- Disability service provider Novita Children’s Services has announced plans to establish four key service hubs across regional South Australia.
- HIV advocacy organisation Positive Life SA will be forced to shut its doors in July because its State Government funding has been cut.
- Tasmania’s health department has defended offering a public hospital worker just $7,500 as an incentive to leave her job after 40 years of service.
News on Health Professional Radio. Today is the 8TH May 2015. Read by Rebecca Foster.
Disability service provider Novita Children’s Services has announced plans to establish four key service hubs across regional South Australia.
Mt Gambier, Port Lincoln, Whyalla and Berri have been identified as four target areas to develop.
The not-for-profit organisation said the move was part of a strategy designed to deliver more services to more of the state’s children and their families.
It also aims to position the organisation as a proactive industry leader.
Novita is looking to partner with therapists and practitioners across regional South Australia.
It aims to establish the hubs ready for the full rollout of the National Disability Insurance Scheme on July 1 next year.
HIV advocacy organisation Positive Life SA will be forced to shut its doors in July because its State Government funding has been cut.
The group has been funded for the past six years but SA Health has now awarded the service contract to a partnership between the Victorian AIDS Council and SHine SA.
Positive Life SA executive officer Rob O’Brien said five staff and 23 volunteers would be out of work when the funding ceased.
The organisation represents up to 1,200 people who are HIV positive.
“The people that we have here trust us, they know us, we know them. That’s going to be fairly irreplaceable certainly in the short term,” Mr O’Brien said.
“People who have said, ‘it’s taken me many years to trust you mob, now I have to go and do it for another organisation and I just won’t’.”
SA Health chief medical officer Paddy Phillips said he was sorry Positive Life was unsuccessful in receiving a new contract but said proper processes had been followed.
“Our aim is to get the best possible service for the best possible value,” Mr Phillips said.
He said there was a plan to transition from Positive Life to the new providers.
Dignity for Disability representative and SA MLC Kelly Vincent told Parliament that Positive Life SA was a more local option than the successful bidder.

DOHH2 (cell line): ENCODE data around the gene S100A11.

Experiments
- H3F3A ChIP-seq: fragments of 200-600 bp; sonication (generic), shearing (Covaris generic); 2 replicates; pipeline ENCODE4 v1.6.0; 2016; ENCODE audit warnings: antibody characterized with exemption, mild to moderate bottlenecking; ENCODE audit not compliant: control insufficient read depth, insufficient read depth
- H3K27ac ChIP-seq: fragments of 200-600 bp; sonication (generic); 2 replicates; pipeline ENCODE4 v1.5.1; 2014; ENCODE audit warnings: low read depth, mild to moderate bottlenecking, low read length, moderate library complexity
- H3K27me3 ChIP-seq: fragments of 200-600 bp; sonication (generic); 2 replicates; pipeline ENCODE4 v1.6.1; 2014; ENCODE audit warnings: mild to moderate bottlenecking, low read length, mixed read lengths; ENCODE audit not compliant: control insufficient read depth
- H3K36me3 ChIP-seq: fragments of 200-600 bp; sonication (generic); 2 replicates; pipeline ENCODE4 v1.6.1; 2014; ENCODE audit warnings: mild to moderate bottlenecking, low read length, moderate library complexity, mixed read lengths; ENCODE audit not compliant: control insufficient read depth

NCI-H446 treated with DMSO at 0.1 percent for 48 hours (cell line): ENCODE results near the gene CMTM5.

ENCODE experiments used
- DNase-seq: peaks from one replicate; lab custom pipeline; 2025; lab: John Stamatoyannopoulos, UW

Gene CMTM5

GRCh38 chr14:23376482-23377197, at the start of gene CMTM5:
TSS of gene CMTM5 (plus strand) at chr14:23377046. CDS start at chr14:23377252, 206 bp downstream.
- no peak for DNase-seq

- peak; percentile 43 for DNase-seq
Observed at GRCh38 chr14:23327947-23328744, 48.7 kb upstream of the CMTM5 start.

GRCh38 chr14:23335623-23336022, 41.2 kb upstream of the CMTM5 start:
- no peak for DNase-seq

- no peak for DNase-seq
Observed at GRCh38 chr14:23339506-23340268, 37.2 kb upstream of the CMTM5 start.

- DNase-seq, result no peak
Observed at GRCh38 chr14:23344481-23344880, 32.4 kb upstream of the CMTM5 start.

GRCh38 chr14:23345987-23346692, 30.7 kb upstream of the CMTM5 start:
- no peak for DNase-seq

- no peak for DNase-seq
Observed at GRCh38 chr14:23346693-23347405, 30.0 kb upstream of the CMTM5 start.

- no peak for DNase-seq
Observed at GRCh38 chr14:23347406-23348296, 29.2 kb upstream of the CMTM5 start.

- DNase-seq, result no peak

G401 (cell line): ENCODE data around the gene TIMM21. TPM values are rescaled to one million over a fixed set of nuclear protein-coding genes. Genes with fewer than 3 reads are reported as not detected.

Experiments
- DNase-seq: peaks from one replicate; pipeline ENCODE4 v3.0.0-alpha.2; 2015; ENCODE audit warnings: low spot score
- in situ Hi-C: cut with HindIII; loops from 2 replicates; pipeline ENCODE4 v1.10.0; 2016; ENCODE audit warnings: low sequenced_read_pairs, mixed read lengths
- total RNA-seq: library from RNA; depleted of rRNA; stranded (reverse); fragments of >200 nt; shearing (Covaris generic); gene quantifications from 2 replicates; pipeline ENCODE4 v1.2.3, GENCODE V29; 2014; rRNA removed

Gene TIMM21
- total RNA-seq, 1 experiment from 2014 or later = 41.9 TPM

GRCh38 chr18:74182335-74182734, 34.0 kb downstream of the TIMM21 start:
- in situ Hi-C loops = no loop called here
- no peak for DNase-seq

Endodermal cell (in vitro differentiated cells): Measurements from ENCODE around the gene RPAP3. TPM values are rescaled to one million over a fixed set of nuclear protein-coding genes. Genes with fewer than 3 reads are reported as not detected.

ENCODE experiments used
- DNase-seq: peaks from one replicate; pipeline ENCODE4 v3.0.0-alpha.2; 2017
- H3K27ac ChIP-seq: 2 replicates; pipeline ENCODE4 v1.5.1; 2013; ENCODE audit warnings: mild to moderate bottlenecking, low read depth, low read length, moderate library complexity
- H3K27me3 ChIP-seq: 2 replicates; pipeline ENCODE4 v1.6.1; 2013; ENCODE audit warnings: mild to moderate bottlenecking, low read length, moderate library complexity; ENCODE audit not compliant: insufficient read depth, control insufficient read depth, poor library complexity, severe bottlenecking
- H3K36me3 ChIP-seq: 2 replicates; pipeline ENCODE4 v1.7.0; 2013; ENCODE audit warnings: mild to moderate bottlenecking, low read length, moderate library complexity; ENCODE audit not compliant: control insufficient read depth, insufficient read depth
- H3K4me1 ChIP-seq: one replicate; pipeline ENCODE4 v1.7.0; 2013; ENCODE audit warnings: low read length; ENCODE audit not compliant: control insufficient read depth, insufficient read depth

“On the outset it is not to say the Victorian Council does not do a good job, but they certainly do not seem to be local,” she said.
“They don’t appear to be community based in the same way that Positive Life has been to date,” Ms Vincent said.
Tasmania’s health department has defended offering a public hospital worker just $7,500 as an incentive to leave her job after 40 years of service.
The Government is offering incentives to workers to retire early as part of its push to shed 821 public service positions by June.
When Sue Evans decided to put her hand up after working as a ward clerk at the Royal Hobart Hospital since 1977, she was offered $7,500.
Ms Evans said she was shocked and disappointed by her treatment.
“It was unprofessional, disrespectful, completely, completely wrong,” she said.
Under the Workforce Renewal Incentive Program, public servants with more than 10 years service are entitled to $15,000-$30,000 or 30 per cent of their annual wage.
The acting chief executive of Tasmanian Health Organisation (THO) South, Craig Watson, said the department increased its offer to $15,000 in December to achieve a mutually acceptable offer which was taken by Ms Evans.
Opposition health spokeswoman Rebecca White said she believed Ms Evans was short-changed by the department’s initial decision to offer the lowest option.
“My concern is there might be other low-paid workers in the Tasmanian health system who are being offered sums well below what their worth to leave the public health system,” she said.
In March, the Government was accused of allowing rorting of the system after a senior health bureaucratreceived a redundancy after being moved into a short-term position.
The bureaucrat was cleared of any wrongdoing but a review found the case exposed the department to “questions of consistency and transparency”.
An audit is underway of payouts across the public service.
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